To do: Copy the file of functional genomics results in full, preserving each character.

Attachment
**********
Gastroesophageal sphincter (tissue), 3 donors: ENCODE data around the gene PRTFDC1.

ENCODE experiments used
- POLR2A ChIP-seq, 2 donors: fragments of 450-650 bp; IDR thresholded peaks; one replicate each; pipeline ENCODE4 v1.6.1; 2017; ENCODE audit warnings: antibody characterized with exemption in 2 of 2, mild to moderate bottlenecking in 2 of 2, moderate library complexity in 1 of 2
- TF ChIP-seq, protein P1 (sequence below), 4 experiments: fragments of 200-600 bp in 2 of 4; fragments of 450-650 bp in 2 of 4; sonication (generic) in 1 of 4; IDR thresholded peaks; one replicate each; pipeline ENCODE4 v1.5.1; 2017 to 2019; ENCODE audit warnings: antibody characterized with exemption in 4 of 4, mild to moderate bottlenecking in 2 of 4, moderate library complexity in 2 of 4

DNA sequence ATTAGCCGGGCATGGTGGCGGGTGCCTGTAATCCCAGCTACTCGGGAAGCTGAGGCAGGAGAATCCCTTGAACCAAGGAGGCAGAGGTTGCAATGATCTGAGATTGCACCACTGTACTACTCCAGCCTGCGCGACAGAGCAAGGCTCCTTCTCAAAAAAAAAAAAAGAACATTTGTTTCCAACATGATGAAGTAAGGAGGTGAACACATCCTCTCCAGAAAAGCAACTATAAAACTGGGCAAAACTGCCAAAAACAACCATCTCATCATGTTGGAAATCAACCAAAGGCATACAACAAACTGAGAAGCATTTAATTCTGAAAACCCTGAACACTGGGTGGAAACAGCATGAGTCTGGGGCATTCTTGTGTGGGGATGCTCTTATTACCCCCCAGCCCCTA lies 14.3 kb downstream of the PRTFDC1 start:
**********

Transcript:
Gastroesophageal sphincter (tissue), 3 donors: ENCODE data around the gene PRTFDC1.

ENCODE experiments used
- POLR2A ChIP-seq, 2 donors: fragments of 450-650 bp; IDR thresholded peaks; one replicate each; pipeline ENCODE4 v1.6.1; 2017; ENCODE audit warnings: antibody characterized with exemption in 2 of 2, mild to moderate bottlenecking in 2 of 2, moderate library complexity in 1 of 2
- TF ChIP-seq, protein P1 (sequence below), 4 experiments: fragments of 200-600 bp in 2 of 4; fragments of 450-650 bp in 2 of 4; sonication (generic) in 1 of 4; IDR thresholded peaks; one replicate each; pipeline ENCODE4 v1.5.1; 2017 to 2019; ENCODE audit warnings: antibody characterized with exemption in 4 of 4, mild to moderate bottlenecking in 2 of 4, moderate library complexity in 2 of 4

DNA sequence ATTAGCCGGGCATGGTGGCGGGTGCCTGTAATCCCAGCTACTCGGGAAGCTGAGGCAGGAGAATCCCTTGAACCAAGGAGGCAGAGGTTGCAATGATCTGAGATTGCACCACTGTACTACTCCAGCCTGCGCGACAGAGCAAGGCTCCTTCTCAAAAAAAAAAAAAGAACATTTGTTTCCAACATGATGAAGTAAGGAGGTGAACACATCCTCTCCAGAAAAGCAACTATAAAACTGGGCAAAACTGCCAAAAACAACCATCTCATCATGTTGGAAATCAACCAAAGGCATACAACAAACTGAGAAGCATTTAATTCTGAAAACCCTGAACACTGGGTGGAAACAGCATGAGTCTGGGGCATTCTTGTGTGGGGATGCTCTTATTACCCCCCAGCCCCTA lies 14.3 kb downstream of the PRTFDC1 start: